Took off about 60lb of honey last week and looks like we will take another 20-30 frames maybe more next week. So far a very nice super light honey.

Kind of feel we are messing with the bees too much but I guess that is just part of learning about them.

Jul 19th 2011, 08:24 AM
Sounds like you need to take the word failure out of the thread's heading and put success in. Congrats......

Bee n There
Jul 19th 2011, 09:50 AM
Sounds like you need to take the word failure out of the thread's heading and put success in. Congrats......

You are likely quite right, actually the word "failure" is pretty weak, simply finding out something fails to work is in an of it's self a sucess. The sooner a problem is identified with plan "A" the sooner you can get on with plan "B". :thumbsup:

Jul 19th 2011, 10:30 AM
Sounds like you are doing a fine job of things. Nothing better for a learning experience than figuring out what doesn't work and correcting it.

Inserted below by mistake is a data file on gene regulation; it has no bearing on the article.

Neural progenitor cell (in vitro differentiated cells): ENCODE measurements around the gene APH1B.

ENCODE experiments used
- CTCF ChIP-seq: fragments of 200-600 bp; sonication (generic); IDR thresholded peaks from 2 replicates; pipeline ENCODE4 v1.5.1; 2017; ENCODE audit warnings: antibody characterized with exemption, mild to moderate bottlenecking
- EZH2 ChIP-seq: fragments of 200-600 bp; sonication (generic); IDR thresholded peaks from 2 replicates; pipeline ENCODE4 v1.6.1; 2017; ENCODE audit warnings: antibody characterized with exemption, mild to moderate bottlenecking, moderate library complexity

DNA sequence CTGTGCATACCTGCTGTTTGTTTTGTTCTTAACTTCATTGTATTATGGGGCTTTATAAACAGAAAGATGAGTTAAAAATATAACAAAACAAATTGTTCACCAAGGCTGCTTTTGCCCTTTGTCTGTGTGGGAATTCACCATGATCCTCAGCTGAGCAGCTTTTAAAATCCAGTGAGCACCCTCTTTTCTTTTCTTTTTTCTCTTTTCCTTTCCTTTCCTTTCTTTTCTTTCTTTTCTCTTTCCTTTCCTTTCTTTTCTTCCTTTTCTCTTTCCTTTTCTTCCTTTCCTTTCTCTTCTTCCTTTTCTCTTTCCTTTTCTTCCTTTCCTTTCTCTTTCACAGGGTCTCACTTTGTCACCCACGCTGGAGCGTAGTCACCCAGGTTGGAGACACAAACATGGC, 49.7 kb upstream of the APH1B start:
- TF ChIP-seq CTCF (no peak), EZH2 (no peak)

Bee n There
Jul 20th 2011, 06:40 AM
Thanks, had one of the local keepers who has hundreds of hives come over yesterday afternoon to take a look through things, he has been working bees for about 40 years so has pretty well seen it all. He gave us good feedback on how things were comming, couple tips were to bring foundation only frames into the center positions of the supers and move the frames that were getting capped to the outside. Also recommended a couple more supers as we should be into good flow for the next couple weeks. Looked like the nuc boxes were doing well, even the weeker one had what looked to be enough bees, so will just leave those be for 3-4 weeks and see what we get for queens.

Jul 20th 2011, 08:35 AM
Forums and books can be quite helpful, but a local beek who knows the area is pure gold.

Bee n There
Jul 20th 2011, 10:26 AM
You got that right! It is at times hard to dig through all the text info that is written about bees in totally different climates.

Local info, he has it down so many days after this flower or that blooms and you can expect a flow or when one might stop any you need to watch for robbing, one taste of our honey and he asks where the basswood trees are??? LOL, just out of sight over the ridge 250 yards from the hives. What date/temp conditions to uncover hives in the spring, when is it too late to split or start queens, when to go after the mites. Reading the bees, laying patterns, and just how they move about the hive.... I was all ears.

Jul 20th 2011, 11:13 AM
It all sounds terrific, what a great year you are having!